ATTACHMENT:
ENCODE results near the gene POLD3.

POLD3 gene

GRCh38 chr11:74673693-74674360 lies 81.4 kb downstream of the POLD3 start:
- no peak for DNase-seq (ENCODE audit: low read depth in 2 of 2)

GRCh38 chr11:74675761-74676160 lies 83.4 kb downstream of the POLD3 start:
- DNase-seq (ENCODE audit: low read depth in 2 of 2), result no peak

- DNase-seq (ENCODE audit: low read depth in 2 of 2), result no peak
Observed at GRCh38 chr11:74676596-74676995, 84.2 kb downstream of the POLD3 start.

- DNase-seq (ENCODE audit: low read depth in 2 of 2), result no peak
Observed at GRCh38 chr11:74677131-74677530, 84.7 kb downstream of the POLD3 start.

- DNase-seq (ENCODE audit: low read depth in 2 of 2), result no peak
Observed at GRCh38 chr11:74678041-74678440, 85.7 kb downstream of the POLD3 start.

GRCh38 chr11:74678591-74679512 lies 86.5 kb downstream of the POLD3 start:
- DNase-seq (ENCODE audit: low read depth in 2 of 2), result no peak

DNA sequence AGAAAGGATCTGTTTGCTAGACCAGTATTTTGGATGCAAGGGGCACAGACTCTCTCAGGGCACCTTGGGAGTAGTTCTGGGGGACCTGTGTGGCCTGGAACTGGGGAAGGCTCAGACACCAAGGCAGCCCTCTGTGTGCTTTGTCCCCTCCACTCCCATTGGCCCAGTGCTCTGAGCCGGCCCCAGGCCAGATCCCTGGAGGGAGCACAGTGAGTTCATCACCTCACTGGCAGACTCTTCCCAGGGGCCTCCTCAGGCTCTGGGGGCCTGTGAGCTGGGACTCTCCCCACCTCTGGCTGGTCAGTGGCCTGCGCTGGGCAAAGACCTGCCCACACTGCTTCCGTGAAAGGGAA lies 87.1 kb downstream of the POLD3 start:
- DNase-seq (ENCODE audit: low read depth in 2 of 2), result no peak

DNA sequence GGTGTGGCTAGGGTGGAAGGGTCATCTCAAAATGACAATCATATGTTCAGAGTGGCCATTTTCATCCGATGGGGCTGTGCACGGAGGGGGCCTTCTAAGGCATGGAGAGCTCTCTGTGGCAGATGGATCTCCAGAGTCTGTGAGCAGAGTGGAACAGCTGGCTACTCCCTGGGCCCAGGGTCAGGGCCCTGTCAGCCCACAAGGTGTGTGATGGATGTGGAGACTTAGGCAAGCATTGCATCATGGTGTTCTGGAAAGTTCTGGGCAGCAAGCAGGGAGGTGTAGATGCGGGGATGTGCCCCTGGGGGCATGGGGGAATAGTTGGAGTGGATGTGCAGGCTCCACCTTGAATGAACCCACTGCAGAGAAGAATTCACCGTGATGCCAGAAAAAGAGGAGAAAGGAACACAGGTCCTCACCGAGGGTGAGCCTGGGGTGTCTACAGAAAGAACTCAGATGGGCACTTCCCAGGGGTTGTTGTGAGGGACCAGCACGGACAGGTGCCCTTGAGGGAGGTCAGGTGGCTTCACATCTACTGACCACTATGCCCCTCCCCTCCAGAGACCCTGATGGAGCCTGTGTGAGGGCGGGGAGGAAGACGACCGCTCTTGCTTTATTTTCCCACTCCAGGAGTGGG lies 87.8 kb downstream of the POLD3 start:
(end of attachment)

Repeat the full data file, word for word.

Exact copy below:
ENCODE results near the gene POLD3.

POLD3 gene

GRCh38 chr11:74673693-74674360 lies 81.4 kb downstream of the POLD3 start:
- no peak for DNase-seq (ENCODE audit: low read depth in 2 of 2)

GRCh38 chr11:74675761-74676160 lies 83.4 kb downstream of the POLD3 start:
- DNase-seq (ENCODE audit: low read depth in 2 of 2), result no peak

- DNase-seq (ENCODE audit: low read depth in 2 of 2), result no peak
Observed at GRCh38 chr11:74676596-74676995, 84.2 kb downstream of the POLD3 start.

- DNase-seq (ENCODE audit: low read depth in 2 of 2), result no peak
Observed at GRCh38 chr11:74677131-74677530, 84.7 kb downstream of the POLD3 start.

- DNase-seq (ENCODE audit: low read depth in 2 of 2), result no peak
Observed at GRCh38 chr11:74678041-74678440, 85.7 kb downstream of the POLD3 start.

GRCh38 chr11:74678591-74679512 lies 86.5 kb downstream of the POLD3 start:
- DNase-seq (ENCODE audit: low read depth in 2 of 2), result no peak

DNA sequence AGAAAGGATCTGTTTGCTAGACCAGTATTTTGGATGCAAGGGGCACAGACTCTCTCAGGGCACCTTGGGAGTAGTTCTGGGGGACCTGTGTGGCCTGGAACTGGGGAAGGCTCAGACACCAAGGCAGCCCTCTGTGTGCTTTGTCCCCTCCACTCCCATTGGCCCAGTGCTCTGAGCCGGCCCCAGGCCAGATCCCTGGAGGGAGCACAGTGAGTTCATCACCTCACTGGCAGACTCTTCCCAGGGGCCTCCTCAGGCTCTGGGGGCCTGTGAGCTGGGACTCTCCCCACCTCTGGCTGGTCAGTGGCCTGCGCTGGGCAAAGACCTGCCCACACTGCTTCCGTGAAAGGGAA lies 87.1 kb downstream of the POLD3 start:
- DNase-seq (ENCODE audit: low read depth in 2 of 2), result no peak

DNA sequence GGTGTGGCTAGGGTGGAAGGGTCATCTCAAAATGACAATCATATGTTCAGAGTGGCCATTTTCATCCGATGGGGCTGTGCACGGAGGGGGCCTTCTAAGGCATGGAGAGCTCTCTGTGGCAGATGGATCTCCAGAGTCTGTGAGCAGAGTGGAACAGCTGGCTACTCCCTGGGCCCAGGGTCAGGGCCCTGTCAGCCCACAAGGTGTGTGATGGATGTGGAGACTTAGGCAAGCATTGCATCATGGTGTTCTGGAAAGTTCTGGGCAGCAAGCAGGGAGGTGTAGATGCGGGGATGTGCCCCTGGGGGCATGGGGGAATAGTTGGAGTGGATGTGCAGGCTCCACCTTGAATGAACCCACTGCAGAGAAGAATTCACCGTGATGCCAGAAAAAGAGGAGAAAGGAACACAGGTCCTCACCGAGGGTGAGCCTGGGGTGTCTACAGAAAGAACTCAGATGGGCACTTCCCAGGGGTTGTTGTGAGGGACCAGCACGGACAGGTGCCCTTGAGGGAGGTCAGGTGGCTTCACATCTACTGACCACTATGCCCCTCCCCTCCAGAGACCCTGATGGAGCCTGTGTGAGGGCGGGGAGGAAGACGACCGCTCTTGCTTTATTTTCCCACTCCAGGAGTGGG lies 87.8 kb downstream of the POLD3 start: